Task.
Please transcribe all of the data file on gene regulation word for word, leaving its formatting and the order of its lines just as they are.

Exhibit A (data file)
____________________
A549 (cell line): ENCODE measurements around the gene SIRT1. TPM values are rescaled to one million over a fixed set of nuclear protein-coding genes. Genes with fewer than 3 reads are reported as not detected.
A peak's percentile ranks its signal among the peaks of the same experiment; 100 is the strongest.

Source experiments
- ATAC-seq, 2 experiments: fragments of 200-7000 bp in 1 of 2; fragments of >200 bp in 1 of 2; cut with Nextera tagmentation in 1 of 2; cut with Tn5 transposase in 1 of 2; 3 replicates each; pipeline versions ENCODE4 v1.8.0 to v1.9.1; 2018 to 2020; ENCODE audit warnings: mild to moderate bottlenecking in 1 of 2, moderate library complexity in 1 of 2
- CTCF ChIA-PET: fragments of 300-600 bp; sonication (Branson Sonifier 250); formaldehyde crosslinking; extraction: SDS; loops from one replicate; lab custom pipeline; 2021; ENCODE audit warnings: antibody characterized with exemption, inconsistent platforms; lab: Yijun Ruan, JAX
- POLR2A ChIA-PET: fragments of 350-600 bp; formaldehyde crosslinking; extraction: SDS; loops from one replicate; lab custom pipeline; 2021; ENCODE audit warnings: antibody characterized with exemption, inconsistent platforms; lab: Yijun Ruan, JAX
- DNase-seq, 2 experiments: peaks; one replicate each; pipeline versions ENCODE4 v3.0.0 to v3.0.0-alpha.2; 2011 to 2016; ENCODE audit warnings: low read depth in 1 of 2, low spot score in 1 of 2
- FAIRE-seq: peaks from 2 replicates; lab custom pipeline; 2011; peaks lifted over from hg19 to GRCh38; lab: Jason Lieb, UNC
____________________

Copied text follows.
A549 (cell line): ENCODE measurements around the gene SIRT1. TPM values are rescaled to one million over a fixed set of nuclear protein-coding genes. Genes with fewer than 3 reads are reported as not detected.
A peak's percentile ranks its signal among the peaks of the same experiment; 100 is the strongest.

Source experiments
- ATAC-seq, 2 experiments: fragments of 200-7000 bp in 1 of 2; fragments of >200 bp in 1 of 2; cut with Nextera tagmentation in 1 of 2; cut with Tn5 transposase in 1 of 2; 3 replicates each; pipeline versions ENCODE4 v1.8.0 to v1.9.1; 2018 to 2020; ENCODE audit warnings: mild to moderate bottlenecking in 1 of 2, moderate library complexity in 1 of 2
- CTCF ChIA-PET: fragments of 300-600 bp; sonication (Branson Sonifier 250); formaldehyde crosslinking; extraction: SDS; loops from one replicate; lab custom pipeline; 2021; ENCODE audit warnings: antibody characterized with exemption, inconsistent platforms; lab: Yijun Ruan, JAX
- POLR2A ChIA-PET: fragments of 350-600 bp; formaldehyde crosslinking; extraction: SDS; loops from one replicate; lab custom pipeline; 2021; ENCODE audit warnings: antibody characterized with exemption, inconsistent platforms; lab: Yijun Ruan, JAX
- DNase-seq, 2 experiments: peaks; one replicate each; pipeline versions ENCODE4 v3.0.0 to v3.0.0-alpha.2; 2011 to 2016; ENCODE audit warnings: low read depth in 1 of 2, low spot score in 1 of 2
- FAIRE-seq: peaks from 2 replicates; lab custom pipeline; 2011; peaks lifted over from hg19 to GRCh38; lab: Jason Lieb, UNC